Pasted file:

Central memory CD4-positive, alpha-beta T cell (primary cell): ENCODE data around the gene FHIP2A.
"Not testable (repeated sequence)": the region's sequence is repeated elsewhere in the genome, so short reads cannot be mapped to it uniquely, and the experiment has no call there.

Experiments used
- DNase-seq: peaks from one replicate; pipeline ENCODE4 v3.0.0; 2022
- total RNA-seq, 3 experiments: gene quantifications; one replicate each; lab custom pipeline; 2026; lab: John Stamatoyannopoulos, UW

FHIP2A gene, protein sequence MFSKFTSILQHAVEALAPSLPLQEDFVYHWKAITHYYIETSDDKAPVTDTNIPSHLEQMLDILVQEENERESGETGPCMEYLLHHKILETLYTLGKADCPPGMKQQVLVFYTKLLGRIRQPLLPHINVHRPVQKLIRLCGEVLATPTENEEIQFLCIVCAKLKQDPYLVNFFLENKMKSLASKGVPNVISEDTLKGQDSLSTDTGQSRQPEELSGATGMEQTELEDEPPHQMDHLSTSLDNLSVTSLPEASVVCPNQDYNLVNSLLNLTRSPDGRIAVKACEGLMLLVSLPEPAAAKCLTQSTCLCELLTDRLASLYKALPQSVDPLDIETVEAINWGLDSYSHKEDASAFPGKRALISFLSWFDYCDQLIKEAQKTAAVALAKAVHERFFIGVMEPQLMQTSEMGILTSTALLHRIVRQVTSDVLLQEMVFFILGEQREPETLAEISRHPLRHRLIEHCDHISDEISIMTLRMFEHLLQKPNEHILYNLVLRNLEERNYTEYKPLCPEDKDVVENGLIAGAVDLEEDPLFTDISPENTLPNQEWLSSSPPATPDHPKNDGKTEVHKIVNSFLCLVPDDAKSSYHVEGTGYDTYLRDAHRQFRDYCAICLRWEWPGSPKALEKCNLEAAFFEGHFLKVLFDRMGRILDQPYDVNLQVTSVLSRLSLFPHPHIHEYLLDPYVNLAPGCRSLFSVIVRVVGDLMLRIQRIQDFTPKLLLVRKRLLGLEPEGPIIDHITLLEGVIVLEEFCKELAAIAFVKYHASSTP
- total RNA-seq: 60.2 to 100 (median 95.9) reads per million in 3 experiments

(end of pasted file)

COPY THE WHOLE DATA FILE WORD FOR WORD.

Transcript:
Central memory CD4-positive, alpha-beta T cell (primary cell): ENCODE data around the gene FHIP2A.
"Not testable (repeated sequence)": the region's sequence is repeated elsewhere in the genome, so short reads cannot be mapped to it uniquely, and the experiment has no call there.

Experiments used
- DNase-seq: peaks from one replicate; pipeline ENCODE4 v3.0.0; 2022
- total RNA-seq, 3 experiments: gene quantifications; one replicate each; lab custom pipeline; 2026; lab: John Stamatoyannopoulos, UW

FHIP2A gene, protein sequence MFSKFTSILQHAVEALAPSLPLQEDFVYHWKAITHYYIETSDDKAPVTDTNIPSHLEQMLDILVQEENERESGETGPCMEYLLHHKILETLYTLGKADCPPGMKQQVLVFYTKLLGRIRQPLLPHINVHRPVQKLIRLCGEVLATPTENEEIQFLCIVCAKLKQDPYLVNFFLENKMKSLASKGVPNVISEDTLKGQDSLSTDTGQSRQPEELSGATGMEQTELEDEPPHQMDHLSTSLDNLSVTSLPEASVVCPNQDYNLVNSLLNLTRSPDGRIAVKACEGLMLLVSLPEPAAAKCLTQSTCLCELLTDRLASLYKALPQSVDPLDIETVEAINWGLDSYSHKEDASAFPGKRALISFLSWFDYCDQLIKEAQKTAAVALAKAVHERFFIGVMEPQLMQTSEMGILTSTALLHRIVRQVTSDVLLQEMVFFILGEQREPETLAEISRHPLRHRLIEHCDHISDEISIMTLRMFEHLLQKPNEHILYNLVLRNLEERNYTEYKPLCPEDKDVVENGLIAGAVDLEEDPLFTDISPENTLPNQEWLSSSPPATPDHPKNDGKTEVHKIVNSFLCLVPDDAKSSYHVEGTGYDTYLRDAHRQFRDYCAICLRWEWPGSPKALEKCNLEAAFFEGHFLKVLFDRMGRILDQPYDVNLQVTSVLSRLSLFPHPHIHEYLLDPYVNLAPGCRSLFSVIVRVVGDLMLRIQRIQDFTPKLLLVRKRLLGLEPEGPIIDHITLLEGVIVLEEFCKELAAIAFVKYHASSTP
- total RNA-seq: 60.2 to 100 (median 95.9) reads per million in 3 experiments